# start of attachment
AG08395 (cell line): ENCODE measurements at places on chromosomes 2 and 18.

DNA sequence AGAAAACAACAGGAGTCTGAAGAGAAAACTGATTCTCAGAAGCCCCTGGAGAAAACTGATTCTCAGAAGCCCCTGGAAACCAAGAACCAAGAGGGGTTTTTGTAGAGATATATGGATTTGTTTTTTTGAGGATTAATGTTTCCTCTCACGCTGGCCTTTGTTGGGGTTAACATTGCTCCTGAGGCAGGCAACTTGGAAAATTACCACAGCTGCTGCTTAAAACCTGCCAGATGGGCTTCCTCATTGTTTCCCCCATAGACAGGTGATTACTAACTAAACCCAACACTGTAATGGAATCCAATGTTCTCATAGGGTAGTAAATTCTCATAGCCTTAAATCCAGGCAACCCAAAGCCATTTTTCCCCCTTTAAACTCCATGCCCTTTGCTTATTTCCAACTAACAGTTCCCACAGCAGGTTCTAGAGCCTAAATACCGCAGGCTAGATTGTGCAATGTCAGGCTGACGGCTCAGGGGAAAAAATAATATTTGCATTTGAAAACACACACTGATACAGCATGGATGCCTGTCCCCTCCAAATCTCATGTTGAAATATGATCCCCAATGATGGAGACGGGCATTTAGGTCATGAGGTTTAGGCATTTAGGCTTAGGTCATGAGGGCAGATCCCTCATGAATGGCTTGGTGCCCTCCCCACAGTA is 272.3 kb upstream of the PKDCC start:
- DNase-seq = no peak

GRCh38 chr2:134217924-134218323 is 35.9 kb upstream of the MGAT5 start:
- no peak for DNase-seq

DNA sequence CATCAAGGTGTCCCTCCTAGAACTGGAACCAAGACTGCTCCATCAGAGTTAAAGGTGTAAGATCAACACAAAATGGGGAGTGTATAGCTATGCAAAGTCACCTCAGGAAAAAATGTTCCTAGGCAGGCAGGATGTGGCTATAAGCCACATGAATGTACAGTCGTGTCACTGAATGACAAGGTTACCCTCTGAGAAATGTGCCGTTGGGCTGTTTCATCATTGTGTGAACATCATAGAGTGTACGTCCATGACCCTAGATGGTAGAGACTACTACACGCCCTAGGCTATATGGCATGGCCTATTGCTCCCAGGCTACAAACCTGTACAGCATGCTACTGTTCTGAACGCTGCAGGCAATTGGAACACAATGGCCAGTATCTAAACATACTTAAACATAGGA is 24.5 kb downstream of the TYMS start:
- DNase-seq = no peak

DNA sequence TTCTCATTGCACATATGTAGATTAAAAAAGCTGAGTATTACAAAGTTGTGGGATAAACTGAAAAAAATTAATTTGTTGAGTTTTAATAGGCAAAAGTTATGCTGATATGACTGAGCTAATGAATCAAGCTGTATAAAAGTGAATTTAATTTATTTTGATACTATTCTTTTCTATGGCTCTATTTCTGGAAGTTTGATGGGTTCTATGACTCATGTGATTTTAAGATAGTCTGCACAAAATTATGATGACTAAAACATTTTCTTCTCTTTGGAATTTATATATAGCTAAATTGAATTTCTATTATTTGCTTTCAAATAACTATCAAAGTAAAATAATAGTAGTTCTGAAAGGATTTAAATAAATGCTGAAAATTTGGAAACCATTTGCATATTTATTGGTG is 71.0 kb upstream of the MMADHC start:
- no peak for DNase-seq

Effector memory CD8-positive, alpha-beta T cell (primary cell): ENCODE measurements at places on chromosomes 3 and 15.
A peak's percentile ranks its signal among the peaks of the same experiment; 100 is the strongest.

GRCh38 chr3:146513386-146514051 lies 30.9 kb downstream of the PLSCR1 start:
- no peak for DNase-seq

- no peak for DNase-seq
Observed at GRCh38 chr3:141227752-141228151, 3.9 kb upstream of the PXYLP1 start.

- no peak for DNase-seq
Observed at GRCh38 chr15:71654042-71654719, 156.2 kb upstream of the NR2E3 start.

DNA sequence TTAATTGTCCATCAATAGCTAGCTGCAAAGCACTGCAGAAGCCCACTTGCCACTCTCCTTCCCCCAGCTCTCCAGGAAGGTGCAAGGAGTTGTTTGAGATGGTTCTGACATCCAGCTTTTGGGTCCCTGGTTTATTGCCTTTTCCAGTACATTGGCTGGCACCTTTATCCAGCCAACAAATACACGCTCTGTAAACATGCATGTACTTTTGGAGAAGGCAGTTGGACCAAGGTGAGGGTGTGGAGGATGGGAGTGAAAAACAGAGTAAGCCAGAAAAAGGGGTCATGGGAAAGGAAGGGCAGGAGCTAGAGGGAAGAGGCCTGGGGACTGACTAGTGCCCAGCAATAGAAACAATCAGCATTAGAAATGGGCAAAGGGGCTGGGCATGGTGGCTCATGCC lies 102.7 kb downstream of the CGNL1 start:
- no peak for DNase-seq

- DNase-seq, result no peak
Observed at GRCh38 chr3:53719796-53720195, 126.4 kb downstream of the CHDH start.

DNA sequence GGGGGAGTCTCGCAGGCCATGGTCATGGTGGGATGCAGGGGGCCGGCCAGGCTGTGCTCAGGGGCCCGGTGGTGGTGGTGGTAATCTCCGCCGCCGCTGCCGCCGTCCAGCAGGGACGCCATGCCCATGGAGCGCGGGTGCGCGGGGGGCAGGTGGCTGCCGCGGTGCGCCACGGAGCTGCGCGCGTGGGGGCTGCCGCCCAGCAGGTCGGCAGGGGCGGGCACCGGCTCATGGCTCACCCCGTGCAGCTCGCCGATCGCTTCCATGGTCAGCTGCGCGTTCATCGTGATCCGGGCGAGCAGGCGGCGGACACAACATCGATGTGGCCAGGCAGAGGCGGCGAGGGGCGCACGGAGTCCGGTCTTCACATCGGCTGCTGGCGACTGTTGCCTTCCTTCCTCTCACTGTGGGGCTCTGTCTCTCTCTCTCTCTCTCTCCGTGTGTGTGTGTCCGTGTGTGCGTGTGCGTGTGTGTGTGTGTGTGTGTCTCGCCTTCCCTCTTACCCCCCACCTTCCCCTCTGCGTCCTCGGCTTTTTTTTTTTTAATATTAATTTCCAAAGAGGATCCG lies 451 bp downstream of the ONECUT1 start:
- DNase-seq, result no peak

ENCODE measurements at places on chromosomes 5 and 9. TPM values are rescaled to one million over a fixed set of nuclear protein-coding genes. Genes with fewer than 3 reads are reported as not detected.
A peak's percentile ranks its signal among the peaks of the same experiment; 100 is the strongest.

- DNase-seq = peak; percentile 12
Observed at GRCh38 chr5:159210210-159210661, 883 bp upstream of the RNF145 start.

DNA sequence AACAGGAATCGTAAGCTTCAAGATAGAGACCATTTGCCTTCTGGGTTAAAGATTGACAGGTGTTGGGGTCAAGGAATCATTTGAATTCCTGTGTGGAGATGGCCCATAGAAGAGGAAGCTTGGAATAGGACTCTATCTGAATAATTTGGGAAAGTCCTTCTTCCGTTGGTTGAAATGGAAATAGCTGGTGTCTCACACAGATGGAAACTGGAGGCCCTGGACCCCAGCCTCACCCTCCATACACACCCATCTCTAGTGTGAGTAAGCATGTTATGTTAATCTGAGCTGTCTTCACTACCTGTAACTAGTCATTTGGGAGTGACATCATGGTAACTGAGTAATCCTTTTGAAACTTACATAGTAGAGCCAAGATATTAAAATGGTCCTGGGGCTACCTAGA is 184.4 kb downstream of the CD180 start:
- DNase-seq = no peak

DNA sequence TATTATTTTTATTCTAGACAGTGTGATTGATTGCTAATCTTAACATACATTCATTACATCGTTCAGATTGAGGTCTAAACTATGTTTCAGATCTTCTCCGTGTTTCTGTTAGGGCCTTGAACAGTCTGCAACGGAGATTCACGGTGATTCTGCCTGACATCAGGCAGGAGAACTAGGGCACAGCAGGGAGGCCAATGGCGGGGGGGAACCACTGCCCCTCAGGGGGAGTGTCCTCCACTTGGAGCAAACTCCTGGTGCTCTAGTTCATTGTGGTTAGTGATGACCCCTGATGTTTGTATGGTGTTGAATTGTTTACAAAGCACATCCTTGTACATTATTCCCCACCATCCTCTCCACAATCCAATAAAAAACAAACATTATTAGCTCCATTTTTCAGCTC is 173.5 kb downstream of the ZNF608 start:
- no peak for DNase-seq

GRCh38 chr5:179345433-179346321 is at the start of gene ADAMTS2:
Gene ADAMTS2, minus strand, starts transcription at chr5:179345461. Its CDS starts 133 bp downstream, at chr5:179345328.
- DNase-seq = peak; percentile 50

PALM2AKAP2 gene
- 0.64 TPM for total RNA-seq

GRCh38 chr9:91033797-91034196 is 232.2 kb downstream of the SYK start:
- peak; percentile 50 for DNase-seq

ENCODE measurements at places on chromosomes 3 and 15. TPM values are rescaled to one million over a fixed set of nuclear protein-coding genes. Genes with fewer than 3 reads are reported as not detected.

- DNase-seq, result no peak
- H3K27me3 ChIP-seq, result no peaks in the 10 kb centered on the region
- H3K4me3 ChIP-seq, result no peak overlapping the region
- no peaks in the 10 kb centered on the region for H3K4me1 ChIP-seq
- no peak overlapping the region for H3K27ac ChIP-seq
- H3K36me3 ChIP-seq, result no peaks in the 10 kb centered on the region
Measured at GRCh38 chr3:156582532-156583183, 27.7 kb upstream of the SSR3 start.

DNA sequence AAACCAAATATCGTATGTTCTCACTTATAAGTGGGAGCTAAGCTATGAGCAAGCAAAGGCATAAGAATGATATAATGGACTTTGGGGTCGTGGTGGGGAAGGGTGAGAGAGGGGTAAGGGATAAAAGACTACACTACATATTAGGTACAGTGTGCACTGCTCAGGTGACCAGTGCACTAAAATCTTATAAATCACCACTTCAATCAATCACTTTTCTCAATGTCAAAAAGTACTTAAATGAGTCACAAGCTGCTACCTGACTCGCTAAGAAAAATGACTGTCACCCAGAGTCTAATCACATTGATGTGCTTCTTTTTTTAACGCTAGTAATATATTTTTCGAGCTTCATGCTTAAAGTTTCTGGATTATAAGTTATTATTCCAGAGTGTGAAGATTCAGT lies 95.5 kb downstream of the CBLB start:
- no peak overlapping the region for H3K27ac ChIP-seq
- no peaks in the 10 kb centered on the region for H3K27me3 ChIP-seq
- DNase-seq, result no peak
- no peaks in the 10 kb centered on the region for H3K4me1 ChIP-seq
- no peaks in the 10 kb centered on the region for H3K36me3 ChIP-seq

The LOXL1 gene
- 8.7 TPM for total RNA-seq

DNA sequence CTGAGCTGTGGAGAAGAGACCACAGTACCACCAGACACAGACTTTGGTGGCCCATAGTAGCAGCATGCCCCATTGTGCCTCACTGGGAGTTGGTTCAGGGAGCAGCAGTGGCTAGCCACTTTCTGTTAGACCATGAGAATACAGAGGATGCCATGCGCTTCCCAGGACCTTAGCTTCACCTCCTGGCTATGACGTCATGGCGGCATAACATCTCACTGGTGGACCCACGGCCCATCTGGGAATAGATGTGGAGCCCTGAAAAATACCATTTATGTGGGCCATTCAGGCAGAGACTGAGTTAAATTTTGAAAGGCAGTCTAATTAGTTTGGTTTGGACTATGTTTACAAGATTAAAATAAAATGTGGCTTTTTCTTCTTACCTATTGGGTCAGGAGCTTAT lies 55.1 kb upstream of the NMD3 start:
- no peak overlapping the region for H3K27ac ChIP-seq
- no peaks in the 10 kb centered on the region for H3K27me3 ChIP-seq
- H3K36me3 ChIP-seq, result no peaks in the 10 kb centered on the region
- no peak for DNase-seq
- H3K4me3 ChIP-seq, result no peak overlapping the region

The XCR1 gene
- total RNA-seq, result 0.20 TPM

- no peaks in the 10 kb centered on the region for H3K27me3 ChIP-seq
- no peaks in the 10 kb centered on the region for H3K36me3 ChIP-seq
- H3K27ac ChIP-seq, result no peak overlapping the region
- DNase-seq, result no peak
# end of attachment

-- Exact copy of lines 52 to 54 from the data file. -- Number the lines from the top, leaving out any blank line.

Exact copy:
- no peaks in the 10 kb centered on the region for H3K36me3 ChIP-seq

The LOXL1 gene
- 8.7 TPM for total RNA-seq